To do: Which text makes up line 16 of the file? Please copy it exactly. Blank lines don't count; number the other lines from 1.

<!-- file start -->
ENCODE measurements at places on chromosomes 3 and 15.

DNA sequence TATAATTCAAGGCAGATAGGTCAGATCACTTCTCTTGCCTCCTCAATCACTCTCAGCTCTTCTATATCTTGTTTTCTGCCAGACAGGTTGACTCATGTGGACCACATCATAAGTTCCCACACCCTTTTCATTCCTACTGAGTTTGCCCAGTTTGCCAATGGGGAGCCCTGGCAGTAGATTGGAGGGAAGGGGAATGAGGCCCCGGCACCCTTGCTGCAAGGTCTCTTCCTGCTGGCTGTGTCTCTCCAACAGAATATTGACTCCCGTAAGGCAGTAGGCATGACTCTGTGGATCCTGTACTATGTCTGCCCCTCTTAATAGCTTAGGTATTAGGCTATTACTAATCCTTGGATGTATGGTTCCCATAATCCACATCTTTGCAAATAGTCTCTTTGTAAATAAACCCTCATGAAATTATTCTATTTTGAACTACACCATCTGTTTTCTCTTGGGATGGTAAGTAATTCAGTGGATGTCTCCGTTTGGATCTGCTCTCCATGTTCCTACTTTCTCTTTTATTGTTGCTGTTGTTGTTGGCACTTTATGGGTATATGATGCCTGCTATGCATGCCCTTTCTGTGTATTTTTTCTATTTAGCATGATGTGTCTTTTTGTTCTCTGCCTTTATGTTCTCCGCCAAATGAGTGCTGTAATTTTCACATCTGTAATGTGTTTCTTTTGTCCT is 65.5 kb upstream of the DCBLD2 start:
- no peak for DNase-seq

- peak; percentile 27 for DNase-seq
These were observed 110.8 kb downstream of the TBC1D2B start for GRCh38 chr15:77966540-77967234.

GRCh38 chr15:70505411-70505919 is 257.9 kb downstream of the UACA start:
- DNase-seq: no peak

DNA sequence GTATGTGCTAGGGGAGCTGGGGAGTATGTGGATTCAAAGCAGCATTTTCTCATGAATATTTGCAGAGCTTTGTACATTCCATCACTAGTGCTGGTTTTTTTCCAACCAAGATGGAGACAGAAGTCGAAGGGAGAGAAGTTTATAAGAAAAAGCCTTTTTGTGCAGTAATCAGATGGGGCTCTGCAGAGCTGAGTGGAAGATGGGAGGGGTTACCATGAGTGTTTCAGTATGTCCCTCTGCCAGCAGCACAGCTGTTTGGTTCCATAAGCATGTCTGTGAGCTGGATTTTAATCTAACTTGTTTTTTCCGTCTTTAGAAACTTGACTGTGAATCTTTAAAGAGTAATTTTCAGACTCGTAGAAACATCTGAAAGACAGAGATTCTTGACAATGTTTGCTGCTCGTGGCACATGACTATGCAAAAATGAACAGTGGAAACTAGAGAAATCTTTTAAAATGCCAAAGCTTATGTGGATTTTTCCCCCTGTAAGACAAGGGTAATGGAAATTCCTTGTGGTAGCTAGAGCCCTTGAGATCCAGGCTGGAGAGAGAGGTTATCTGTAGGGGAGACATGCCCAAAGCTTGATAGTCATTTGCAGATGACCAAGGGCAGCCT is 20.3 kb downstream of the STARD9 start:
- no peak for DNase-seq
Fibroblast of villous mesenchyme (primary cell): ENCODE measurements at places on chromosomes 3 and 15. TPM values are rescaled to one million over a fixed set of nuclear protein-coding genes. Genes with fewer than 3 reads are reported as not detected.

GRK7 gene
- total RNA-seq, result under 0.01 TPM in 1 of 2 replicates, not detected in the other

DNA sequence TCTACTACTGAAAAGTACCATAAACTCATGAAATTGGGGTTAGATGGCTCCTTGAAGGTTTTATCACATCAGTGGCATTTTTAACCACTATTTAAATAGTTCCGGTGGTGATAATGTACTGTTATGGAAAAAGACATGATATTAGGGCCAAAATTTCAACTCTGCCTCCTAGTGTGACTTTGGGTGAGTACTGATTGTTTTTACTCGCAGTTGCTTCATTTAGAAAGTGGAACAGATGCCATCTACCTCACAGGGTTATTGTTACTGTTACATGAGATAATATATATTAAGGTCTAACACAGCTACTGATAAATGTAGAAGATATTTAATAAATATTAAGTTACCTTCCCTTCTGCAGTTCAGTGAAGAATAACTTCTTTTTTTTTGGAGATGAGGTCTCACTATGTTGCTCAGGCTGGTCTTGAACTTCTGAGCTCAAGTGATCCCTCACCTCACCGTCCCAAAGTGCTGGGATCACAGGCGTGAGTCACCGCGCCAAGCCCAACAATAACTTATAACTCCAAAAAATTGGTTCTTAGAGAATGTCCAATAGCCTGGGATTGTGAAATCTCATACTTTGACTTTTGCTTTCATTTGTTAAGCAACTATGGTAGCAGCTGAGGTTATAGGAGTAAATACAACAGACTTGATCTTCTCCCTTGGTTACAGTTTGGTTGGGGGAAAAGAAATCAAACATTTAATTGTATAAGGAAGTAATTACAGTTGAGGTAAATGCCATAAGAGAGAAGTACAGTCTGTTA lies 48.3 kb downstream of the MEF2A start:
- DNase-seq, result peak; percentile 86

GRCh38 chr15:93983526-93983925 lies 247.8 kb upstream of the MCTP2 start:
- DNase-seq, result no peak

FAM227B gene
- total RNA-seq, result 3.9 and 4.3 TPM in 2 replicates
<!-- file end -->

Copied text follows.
- DNase-seq, result no peak